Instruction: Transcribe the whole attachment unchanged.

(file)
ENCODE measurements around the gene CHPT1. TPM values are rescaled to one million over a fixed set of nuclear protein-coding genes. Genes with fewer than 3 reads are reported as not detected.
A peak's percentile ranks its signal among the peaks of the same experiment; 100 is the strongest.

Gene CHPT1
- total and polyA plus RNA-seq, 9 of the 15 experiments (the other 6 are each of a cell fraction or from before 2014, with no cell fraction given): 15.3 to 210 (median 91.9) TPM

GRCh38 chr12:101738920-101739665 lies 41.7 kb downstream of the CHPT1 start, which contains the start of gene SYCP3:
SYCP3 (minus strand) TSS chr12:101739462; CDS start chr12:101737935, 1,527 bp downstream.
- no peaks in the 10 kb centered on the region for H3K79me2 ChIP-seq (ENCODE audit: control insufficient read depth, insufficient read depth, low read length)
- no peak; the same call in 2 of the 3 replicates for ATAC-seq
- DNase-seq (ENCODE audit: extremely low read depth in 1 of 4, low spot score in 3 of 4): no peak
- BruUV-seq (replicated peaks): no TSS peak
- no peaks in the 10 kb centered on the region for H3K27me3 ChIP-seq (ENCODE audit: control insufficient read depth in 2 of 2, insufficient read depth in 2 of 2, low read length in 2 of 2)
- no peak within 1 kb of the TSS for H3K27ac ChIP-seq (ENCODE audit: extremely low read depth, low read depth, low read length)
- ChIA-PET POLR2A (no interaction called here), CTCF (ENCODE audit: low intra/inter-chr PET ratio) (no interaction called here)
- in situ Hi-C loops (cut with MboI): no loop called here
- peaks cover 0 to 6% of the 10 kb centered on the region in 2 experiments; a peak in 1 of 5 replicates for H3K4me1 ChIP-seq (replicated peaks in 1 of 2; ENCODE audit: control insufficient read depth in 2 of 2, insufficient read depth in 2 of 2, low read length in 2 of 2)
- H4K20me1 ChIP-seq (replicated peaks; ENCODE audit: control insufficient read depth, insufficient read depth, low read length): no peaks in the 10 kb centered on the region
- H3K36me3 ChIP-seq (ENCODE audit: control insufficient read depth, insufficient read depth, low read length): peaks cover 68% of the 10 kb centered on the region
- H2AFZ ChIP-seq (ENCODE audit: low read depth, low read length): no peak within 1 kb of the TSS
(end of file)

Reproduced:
ENCODE measurements around the gene CHPT1. TPM values are rescaled to one million over a fixed set of nuclear protein-coding genes. Genes with fewer than 3 reads are reported as not detected.
A peak's percentile ranks its signal among the peaks of the same experiment; 100 is the strongest.

Gene CHPT1
- total and polyA plus RNA-seq, 9 of the 15 experiments (the other 6 are each of a cell fraction or from before 2014, with no cell fraction given): 15.3 to 210 (median 91.9) TPM

GRCh38 chr12:101738920-101739665 lies 41.7 kb downstream of the CHPT1 start, which contains the start of gene SYCP3:
SYCP3 (minus strand) TSS chr12:101739462; CDS start chr12:101737935, 1,527 bp downstream.
- no peaks in the 10 kb centered on the region for H3K79me2 ChIP-seq (ENCODE audit: control insufficient read depth, insufficient read depth, low read length)
- no peak; the same call in 2 of the 3 replicates for ATAC-seq
- DNase-seq (ENCODE audit: extremely low read depth in 1 of 4, low spot score in 3 of 4): no peak
- BruUV-seq (replicated peaks): no TSS peak
- no peaks in the 10 kb centered on the region for H3K27me3 ChIP-seq (ENCODE audit: control insufficient read depth in 2 of 2, insufficient read depth in 2 of 2, low read length in 2 of 2)
- no peak within 1 kb of the TSS for H3K27ac ChIP-seq (ENCODE audit: extremely low read depth, low read depth, low read length)
- ChIA-PET POLR2A (no interaction called here), CTCF (ENCODE audit: low intra/inter-chr PET ratio) (no interaction called here)
- in situ Hi-C loops (cut with MboI): no loop called here
- peaks cover 0 to 6% of the 10 kb centered on the region in 2 experiments; a peak in 1 of 5 replicates for H3K4me1 ChIP-seq (replicated peaks in 1 of 2; ENCODE audit: control insufficient read depth in 2 of 2, insufficient read depth in 2 of 2, low read length in 2 of 2)
- H4K20me1 ChIP-seq (replicated peaks; ENCODE audit: control insufficient read depth, insufficient read depth, low read length): no peaks in the 10 kb centered on the region
- H3K36me3 ChIP-seq (ENCODE audit: control insufficient read depth, insufficient read depth, low read length): peaks cover 68% of the 10 kb centered on the region
- H2AFZ ChIP-seq (ENCODE audit: low read depth, low read length): no peak within 1 kb of the TSS